Let the wailing, grinding and gnashing of teeth at Tory Central Office now begin.

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12 Responses to “The Medieval Church on the Duties of the Rich to the Poor”

  1. jeffrey davies Says:

    but you cannot beat greed and that’s in abundance with this lot

  2. beastrabban Says:

    Too right, Jeffrey!

  3. Mike Sivier Says:

    Reblogged this on Vox Political and commented:
    I love the lines quoted from Thomas Aquinas: “Goods that are held in superabundance by some people should be used for the maintenance of the poor… It is the bread of the poor you are holding back; it is the clothes of the naked which you are hoarding; it is the relief and liberation of the wretched which you are thwarting.” The only words missing are: “… Iain Duncan Smith and David Cameron.”

  4. The Medieval Church on the Duties of the Rich to the Poor | Vox Political Says:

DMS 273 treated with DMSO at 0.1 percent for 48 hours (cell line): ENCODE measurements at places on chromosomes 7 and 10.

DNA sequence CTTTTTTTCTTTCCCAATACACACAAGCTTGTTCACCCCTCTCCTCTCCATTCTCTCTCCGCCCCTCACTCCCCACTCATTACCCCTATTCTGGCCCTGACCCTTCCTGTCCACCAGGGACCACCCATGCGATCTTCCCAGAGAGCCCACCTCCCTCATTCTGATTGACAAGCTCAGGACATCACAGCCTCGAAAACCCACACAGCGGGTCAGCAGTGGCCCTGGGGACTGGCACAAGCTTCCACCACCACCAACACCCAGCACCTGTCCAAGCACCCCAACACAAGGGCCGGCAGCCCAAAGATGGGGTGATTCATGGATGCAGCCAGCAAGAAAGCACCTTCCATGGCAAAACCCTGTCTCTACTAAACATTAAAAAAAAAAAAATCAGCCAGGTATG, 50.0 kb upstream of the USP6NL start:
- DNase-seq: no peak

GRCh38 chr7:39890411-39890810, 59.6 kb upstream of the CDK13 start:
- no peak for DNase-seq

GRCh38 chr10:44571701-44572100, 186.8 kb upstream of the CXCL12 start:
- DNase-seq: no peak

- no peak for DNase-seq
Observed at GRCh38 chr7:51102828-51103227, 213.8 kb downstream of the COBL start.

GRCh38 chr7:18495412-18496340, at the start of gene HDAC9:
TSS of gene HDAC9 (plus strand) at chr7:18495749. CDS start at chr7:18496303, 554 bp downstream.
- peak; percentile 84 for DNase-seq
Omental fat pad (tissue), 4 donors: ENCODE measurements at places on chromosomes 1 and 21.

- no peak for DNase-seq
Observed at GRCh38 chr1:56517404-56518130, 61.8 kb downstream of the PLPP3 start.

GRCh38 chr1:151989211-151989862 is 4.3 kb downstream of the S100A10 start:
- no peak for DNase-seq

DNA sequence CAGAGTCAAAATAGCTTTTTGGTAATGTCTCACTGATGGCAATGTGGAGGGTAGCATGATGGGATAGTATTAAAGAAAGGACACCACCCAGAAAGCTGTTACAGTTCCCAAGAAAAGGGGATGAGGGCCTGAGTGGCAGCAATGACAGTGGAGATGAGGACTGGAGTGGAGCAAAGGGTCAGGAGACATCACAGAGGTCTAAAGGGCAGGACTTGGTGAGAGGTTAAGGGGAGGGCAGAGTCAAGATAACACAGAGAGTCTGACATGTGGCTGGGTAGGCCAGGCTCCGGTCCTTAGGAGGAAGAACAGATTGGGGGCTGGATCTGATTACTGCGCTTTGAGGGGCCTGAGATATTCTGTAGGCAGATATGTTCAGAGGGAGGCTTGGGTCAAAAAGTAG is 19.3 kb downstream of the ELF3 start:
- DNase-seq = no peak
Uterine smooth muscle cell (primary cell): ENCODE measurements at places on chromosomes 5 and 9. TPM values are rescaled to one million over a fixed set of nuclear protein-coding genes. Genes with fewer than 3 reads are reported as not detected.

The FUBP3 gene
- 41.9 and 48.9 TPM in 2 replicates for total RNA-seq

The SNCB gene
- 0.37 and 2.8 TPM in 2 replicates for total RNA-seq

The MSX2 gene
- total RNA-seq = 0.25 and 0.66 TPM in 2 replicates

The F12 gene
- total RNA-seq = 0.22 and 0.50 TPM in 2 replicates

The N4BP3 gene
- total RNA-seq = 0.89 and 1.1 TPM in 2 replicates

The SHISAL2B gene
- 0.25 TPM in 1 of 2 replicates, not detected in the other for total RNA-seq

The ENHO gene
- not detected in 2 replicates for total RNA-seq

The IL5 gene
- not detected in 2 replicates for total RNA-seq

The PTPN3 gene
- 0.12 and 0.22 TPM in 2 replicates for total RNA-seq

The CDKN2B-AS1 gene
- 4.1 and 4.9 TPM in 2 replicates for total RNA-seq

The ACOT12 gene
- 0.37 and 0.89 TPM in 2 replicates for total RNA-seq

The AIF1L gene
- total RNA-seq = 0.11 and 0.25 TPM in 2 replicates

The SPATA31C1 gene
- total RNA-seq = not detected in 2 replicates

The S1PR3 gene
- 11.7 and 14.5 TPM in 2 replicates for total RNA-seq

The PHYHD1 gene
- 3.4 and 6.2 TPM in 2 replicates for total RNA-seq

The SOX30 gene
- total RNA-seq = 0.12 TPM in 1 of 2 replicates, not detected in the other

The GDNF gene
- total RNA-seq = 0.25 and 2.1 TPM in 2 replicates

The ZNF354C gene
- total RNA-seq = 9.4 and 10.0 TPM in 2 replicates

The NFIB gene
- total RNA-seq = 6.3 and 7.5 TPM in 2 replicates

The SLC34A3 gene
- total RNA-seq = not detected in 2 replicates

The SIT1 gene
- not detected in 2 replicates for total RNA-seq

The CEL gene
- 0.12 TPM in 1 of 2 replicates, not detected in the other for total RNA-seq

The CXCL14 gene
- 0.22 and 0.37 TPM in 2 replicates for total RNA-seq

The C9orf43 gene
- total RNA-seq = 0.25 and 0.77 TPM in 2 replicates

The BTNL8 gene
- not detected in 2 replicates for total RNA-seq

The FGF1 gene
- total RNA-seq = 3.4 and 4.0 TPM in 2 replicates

[…] [… and, since WordPress seems to have arbitrarily decided not to reblog anything other than the titles of articles and my own comments, you can find those words here:…%5D […]

  5. amnesiaclinic Says:

    A very interesting post. A start would be to get it into every parish magazine in the land, to the WI and the Mothers’ Union for a start.

    Well done!!


    • Helen Maddock Says:

      Damn good idea! We need to engage the chattering classes, the uninformed. I will be asking my local churches to do just this….should be interesting to say the least. Thanks.

  6. amnesiaclinic Says:

    Reblogged this on amnesiaclinic.

  7. jeffrey davies Says:

    trouble is they have mark carney in the bank fiddling the figures a failed bankster from Canada helping George rob us more but we aint rich so if a bank went burst it would be the rich who suffered has of it we might lose a few grand but some would lose a dam site more and it this robbing from the poor to pay to keep caviar on their tables yep greed jeff3